Cybersix Was Ahead of Its Time

Cybersix Was Ahead of Its Time

What if Batman was a genetically-engineered superwoman who disguised herself as a goofy male teacher during the day, had a panther for a brother, and fought against a Nazi scientist and his cloned son? Well, that would be Cybersix, an Argentine comic book series that was initially created in 1991 by Carlos Trillo and Carlos Meglia and went on to become an animated series that aired in Argentina, Canada, Japan, and, briefly, the US.

Cybersix was like nothing I’d seen before back when I first caught it on Canada’s Cartoon Network analogue, Teletoon, back in 1999. It featured dark themes, striking animation, and unusual characters. Our protagonist, the titular Cybersix (Cathy Weseluck, Death Note, My Little Pony: Friendship is Magic), is a crossdressing superhero who has an awkward romance/friendship with another teacher during the day and leaps around the city at night, hunting Frankenstein monster guys to beat them up and drink the vials of green liquid that power them, which also keep her alive. Animated by Tokyo Movie Shinsha (The Castle of Cagliostro, Little Nemo: Adventures in Slumberland), the show has this distinctive look to it that isn’t completely in line with typical anime — it feels more like a European comic come to life, similar to CINAR-produced shows of the time like the forgotten Lupin adaptation Night Hood.


The show is mostly structured around Monsters of the Week, but they’re creatively-designed, ranging from flying goblins who hate sunlight to a gigantic floating eyeball. Cybersix also plays with superhero tropes like the secret identity. Much like Clark Kent, Cybersix can seemingly become unrecognizable simply by putting on a pair of glasses — only she takes things one step further, taking the place of a deceased teacher while she spends her nights fighting back against the Nazi scientists who created her. There’s even romantic tension between Cybersix as Adrian and fellow teacher Lucas, who appears to be the more capable and imposing one at school, but often requires rescuing when the bad guys start showing up.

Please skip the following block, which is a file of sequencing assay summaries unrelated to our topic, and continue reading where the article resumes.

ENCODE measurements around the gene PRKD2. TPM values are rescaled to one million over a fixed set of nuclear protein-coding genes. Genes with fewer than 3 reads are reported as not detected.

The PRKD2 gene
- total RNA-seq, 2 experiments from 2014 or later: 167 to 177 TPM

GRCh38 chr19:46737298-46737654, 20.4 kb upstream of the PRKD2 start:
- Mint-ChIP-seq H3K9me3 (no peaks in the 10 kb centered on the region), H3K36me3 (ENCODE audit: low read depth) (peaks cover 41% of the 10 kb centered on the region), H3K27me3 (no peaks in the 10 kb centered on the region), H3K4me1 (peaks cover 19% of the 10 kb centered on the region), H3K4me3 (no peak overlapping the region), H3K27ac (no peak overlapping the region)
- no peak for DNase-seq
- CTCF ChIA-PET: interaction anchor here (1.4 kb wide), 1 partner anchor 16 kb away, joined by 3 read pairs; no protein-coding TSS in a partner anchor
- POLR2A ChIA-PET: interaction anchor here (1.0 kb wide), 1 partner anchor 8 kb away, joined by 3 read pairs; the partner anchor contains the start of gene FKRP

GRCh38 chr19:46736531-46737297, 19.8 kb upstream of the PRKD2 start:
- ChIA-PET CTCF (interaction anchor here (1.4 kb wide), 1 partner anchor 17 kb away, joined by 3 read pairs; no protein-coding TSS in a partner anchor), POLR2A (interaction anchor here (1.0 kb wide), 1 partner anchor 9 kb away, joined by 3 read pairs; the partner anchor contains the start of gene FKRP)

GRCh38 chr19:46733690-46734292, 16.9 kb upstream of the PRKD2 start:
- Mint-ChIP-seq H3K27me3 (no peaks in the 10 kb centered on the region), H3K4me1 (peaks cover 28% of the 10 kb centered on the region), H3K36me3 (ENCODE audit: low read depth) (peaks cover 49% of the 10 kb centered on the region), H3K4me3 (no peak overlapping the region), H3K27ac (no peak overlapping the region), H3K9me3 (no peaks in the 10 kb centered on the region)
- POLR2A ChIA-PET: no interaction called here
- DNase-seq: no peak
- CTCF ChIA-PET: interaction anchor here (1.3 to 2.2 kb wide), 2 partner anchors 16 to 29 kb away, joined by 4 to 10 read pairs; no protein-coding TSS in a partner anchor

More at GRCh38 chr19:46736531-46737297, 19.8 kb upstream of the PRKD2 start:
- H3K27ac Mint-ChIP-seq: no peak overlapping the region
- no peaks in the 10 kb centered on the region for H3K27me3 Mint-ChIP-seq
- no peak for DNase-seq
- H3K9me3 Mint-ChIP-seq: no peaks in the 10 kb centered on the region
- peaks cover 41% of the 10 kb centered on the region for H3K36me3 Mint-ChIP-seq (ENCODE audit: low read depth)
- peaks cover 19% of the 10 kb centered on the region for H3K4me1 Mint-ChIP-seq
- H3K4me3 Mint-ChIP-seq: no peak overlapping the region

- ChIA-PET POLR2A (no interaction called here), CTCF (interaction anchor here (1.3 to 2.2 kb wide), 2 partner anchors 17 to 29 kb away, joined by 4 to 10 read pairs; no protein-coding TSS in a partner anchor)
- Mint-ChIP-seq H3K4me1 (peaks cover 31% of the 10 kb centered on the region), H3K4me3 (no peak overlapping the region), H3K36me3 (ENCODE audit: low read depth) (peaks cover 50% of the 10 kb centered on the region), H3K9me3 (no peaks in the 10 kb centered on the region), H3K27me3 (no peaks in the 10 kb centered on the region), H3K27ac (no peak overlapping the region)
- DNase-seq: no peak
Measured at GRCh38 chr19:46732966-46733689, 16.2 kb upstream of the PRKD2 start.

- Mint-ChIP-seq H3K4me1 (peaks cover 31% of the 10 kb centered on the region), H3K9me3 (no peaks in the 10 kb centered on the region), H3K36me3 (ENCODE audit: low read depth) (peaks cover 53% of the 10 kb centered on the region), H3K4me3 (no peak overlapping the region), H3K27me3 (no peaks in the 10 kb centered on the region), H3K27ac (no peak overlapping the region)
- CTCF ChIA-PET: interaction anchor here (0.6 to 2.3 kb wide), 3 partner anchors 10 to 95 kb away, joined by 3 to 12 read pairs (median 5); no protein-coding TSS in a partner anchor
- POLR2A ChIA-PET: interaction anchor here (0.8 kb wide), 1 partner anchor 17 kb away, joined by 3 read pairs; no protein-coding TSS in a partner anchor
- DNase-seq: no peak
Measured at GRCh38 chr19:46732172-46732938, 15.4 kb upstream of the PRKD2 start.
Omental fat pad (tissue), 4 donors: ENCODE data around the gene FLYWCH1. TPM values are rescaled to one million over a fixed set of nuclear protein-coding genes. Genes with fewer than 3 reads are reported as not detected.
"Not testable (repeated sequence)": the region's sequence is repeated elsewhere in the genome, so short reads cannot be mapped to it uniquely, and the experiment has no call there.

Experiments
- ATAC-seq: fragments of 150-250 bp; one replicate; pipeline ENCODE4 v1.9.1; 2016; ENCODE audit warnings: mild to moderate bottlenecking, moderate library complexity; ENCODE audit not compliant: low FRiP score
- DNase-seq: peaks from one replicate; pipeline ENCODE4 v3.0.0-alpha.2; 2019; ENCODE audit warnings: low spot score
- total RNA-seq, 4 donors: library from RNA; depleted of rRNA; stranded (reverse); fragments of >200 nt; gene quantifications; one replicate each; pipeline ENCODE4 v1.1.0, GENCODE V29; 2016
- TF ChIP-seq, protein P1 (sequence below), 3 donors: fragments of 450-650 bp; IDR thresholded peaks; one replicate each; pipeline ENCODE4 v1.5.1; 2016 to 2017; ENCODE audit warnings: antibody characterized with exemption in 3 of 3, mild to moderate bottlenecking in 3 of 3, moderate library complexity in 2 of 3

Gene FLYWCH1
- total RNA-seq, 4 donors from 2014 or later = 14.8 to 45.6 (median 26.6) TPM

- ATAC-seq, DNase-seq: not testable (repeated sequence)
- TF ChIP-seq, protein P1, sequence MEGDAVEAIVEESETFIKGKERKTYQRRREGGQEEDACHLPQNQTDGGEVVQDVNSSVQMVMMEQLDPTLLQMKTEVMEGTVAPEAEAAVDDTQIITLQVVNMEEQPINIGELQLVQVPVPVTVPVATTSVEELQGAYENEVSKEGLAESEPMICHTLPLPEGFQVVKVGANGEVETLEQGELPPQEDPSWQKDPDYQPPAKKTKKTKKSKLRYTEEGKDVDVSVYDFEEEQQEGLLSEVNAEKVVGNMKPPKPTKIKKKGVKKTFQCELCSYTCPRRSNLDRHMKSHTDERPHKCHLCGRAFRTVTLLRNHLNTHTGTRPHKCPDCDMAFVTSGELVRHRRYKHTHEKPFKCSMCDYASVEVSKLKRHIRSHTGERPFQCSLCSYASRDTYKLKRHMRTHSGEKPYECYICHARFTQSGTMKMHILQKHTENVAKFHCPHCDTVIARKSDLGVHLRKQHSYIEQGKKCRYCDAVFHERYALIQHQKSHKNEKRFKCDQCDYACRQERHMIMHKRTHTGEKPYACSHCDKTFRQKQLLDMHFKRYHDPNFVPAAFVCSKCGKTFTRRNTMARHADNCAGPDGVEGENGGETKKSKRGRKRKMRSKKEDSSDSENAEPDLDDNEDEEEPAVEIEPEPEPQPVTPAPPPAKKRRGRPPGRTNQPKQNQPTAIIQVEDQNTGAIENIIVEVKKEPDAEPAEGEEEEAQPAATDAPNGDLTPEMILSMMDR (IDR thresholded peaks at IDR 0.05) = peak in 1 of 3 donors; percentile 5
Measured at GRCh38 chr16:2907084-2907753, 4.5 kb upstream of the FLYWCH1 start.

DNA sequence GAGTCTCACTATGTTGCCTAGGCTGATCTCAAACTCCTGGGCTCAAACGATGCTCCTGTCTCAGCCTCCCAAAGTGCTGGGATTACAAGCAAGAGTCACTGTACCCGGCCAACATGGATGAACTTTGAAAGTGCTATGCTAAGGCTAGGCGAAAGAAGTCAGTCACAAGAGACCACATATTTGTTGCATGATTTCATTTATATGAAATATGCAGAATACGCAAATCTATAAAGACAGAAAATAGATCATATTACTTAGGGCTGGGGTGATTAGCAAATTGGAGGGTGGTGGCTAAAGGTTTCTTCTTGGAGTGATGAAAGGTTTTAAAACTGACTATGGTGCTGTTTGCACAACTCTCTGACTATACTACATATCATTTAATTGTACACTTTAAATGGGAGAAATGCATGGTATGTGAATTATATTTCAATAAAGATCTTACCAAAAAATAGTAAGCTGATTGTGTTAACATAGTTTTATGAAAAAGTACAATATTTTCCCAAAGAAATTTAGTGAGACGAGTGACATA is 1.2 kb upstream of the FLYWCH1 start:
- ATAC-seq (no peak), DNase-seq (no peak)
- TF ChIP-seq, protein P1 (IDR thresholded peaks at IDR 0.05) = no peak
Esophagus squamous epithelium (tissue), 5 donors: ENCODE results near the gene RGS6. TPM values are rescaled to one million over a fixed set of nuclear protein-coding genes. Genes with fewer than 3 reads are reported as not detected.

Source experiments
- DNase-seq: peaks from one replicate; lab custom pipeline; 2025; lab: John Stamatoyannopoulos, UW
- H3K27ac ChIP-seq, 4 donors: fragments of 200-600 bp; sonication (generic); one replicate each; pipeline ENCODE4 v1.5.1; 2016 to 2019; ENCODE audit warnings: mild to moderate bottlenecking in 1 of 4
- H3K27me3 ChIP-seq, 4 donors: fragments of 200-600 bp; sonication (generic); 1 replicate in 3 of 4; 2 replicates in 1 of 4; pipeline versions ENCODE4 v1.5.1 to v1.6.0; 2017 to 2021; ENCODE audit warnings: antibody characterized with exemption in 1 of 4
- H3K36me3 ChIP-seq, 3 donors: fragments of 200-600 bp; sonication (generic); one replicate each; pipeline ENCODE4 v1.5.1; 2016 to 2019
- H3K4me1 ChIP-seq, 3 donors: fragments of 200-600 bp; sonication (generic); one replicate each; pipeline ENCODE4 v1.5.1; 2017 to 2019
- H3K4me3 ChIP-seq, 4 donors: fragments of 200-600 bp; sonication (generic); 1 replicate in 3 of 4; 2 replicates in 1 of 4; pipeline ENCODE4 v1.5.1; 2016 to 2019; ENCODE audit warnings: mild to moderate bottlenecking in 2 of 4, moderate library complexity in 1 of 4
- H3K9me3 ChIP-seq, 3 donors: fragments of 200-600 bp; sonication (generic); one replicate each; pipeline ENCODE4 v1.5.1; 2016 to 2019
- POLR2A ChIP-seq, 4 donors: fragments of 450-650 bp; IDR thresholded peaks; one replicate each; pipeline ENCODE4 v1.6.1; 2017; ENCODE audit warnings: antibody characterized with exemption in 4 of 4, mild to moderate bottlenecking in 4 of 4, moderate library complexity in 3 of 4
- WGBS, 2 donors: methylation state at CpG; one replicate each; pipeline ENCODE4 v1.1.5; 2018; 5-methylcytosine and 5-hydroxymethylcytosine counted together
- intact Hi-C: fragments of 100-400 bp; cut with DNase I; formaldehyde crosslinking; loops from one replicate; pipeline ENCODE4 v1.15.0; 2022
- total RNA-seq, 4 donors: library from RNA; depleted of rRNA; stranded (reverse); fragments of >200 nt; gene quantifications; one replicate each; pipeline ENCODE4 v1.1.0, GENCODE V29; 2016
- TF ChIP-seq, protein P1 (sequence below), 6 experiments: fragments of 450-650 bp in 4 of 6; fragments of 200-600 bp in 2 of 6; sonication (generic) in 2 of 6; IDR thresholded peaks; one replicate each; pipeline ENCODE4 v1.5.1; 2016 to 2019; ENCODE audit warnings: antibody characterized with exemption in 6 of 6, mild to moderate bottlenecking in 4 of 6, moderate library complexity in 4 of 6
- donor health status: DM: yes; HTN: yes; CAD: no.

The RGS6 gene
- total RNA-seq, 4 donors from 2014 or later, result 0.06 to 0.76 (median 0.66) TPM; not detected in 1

That we never got a Cybersix game is a little surprising. Perhaps if the planned second season had been produced, we would have seen an adaptation on the Game Boy Advance, featuring alternating day levels where you play as Cybersix disguised as schoolteacher Adrian and night time stages where you leap around, hunting Fixed Ideas and fighting huge bosses. Unfortunately, Cybersix was cancelled after its first season — in part due to its low ratings outside of Canada and in part because TMS was at the time shifting to producing more of its own shows rather than doing animation work for western studios.

As it is, we’re unlikely to ever see more of Cybersix in any medium, as Trillo and Meglia died in 2011 and 2008, respectively. Thankfully, the animated series is available to stream on RetroCrush, and at only 13 short episodes, it’s a pretty minimal commitment to get through. If you aren’t sold, then definitely watch the opening performed by jazz singer Coral Egan — it’s one of my favorite television opening sequences of all time.

Author: Deann Hawkins